6. Make your body your prayer: Everything we receive from God is a gift, and one of the first things we received from Him is our body. How do we treat that gift? Do we abuse it by overeating or being lazy and binge watching Netflix until 2am just to do the it all over again the next day? Catholic Fitness Training wants you to think about your body differently. Saint Pope John Paul II discusses in his famous work Theology of the Body: "In some way... the body enters into the definition of sacrament, which is a 'visible sign of an invisible reality,' namely, of the spiritual, transcendent, and divine reality. In this sign- and through this sign- God gives himself to man in his transcendent truth and in his love." Clearly, JPII places an extremely high value in the human body, and we should too. There will be many challenging days when you have to turn down dessert or a second helping of your mom's famous jello. Offer up that decision to a special intention and unite your sufferings, even if they might seem minuscule, to Christ's sufferings on the cross (Col. 1: 24). Pray each day and ask God for the grace for a healthy body, not to look like a celebrity or famous body builder.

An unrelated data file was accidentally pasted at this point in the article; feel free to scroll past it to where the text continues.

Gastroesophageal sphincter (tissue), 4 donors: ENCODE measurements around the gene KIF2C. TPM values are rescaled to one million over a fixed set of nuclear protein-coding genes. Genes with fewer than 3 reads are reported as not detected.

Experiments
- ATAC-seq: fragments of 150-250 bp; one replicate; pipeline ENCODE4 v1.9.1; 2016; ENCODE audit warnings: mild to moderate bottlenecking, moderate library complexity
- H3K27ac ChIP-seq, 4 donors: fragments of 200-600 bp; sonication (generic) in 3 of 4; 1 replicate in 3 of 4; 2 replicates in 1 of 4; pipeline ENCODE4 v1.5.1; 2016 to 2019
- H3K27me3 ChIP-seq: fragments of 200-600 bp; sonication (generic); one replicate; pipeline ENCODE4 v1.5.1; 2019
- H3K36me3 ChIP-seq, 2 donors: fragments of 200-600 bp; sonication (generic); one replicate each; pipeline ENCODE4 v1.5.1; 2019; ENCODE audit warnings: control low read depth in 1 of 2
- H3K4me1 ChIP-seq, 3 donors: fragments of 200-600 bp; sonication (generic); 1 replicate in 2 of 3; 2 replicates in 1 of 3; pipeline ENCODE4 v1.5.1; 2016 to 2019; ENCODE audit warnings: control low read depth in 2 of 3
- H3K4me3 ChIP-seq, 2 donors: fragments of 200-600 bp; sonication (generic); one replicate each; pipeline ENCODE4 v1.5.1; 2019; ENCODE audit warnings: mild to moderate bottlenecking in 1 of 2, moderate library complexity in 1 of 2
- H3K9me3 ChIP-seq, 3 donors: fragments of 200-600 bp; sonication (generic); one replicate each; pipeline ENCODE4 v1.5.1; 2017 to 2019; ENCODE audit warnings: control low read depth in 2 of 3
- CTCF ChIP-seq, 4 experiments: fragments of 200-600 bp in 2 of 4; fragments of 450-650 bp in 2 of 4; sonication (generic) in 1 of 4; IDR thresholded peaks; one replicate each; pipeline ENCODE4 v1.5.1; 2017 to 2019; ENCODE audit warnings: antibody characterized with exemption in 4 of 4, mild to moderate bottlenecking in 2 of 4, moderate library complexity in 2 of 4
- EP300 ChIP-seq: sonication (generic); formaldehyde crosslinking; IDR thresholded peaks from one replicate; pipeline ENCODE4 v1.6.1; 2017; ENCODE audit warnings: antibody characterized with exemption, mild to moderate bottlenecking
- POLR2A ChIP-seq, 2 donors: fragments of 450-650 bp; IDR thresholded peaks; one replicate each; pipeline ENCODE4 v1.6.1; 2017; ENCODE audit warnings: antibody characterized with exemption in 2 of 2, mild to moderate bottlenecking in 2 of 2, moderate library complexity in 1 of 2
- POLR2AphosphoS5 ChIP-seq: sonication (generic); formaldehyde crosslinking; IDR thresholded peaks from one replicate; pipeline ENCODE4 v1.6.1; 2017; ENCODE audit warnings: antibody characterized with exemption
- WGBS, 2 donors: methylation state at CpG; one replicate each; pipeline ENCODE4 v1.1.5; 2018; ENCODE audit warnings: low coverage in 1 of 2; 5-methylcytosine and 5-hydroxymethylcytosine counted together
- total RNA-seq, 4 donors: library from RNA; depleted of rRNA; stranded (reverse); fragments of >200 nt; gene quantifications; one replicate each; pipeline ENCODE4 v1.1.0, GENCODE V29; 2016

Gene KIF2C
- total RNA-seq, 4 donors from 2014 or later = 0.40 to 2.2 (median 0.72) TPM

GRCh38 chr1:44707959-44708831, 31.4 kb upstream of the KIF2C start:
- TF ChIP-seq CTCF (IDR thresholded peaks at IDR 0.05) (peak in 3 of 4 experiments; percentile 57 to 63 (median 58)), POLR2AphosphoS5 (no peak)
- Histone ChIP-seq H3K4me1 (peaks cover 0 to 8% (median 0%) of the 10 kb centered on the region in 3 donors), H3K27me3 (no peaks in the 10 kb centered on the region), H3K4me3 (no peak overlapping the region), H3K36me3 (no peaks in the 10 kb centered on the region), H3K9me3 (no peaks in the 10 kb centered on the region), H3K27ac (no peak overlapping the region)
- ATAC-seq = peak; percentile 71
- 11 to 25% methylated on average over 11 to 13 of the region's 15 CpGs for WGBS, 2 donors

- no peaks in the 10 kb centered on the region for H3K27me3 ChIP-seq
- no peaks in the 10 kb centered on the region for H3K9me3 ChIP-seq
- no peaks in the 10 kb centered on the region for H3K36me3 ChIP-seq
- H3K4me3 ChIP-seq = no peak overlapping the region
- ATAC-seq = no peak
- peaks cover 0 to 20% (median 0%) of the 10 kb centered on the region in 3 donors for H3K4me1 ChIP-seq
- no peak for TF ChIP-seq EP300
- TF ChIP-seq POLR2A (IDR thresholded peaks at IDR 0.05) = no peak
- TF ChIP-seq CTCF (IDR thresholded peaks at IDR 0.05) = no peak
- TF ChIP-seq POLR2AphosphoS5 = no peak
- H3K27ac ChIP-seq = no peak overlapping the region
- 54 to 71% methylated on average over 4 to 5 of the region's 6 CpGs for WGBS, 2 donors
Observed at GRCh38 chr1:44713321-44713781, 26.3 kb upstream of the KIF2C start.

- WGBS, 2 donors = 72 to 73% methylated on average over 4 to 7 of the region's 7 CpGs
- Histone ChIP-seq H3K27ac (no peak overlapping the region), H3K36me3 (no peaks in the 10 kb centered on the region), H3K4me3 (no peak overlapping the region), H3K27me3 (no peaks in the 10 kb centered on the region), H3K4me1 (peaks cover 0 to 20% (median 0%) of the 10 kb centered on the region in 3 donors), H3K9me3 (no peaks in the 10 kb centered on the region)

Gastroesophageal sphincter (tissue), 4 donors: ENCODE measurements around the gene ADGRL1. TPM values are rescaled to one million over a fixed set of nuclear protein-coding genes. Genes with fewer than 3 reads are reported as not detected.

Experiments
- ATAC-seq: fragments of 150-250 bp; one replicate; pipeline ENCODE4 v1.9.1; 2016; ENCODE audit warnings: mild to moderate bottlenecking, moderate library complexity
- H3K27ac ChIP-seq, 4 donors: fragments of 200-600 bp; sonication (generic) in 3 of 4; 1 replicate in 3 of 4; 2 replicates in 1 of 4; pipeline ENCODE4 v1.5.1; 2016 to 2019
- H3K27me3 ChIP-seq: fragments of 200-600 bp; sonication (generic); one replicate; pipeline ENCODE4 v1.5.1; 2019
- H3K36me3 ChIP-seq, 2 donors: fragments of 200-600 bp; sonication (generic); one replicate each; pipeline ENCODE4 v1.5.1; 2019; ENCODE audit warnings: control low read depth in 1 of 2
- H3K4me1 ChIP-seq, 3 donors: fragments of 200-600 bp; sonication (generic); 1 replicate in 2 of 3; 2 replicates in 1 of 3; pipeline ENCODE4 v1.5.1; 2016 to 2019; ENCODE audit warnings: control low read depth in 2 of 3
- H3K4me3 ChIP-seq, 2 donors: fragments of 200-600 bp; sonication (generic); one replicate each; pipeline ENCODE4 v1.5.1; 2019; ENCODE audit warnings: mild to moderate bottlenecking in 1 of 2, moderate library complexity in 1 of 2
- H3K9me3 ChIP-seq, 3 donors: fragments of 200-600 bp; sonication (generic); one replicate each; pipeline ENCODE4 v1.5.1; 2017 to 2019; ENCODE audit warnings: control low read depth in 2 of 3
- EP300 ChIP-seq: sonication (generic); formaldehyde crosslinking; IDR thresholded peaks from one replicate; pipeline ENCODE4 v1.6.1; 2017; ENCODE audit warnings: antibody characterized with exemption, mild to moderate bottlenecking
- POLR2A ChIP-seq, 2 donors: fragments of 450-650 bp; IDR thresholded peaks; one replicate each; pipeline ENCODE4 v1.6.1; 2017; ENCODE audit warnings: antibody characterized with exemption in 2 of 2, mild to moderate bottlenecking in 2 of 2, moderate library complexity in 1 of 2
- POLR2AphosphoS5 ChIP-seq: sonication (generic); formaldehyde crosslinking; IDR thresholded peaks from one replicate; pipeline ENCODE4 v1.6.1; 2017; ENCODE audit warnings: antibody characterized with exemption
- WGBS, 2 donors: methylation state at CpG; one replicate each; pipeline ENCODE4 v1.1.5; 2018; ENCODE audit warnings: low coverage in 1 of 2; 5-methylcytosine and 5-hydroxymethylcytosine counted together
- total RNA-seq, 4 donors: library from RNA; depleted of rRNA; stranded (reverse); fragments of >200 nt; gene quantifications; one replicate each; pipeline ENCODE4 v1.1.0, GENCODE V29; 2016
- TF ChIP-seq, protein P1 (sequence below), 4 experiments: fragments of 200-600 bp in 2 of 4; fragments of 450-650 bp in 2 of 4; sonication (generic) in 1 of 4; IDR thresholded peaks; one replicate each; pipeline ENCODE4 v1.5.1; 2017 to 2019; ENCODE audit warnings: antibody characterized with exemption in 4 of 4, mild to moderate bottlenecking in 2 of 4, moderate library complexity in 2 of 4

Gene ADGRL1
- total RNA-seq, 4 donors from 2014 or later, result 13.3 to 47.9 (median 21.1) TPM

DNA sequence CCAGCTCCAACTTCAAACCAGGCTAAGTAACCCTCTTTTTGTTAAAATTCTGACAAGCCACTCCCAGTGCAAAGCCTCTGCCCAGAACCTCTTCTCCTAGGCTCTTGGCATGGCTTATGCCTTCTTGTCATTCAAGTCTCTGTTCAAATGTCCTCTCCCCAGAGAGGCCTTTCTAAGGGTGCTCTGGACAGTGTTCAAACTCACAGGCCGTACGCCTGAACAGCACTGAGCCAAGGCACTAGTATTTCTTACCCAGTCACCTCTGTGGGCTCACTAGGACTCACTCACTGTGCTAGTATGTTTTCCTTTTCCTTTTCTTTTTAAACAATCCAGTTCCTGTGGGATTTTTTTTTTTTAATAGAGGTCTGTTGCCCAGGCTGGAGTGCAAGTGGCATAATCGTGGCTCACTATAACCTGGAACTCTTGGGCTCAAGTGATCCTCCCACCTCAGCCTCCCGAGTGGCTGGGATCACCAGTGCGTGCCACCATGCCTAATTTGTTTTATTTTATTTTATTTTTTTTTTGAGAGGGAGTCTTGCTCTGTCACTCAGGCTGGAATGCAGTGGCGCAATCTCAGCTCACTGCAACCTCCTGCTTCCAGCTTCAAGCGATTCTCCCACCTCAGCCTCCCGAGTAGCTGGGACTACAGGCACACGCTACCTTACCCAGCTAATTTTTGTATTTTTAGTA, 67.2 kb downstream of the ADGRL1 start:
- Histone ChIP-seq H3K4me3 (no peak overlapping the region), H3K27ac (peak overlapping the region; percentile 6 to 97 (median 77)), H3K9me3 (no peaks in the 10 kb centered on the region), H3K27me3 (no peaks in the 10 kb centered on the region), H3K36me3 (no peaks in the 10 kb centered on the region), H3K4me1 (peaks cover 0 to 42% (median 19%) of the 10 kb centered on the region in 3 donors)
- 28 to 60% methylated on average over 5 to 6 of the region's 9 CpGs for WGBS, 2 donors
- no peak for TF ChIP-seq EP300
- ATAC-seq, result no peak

7. Be Patient: This process will take time. There are a lot of "quick fix" diet or exercise pills but we have some advice regarding that. If it sounds too good to be true, it probably is. Old fashioned hard work is good for us and makes us more virtuous in itself. With that in mind we should embrace that hard work and love the process. We will not reach our target weight or sainthood overnight. A glimpse into the lives of various Saint's like Augustine and Teresa of Calcutta provides ample evidence of that. In time, you will reach your goals if you stick to your plan. Once you have reached your goal, you can maintain it and start to lean into your next goal on your road to virtue and fulfillment. St. Ignatius is known to have said: "The glory of God is man fully alive." Glorify God today with your body.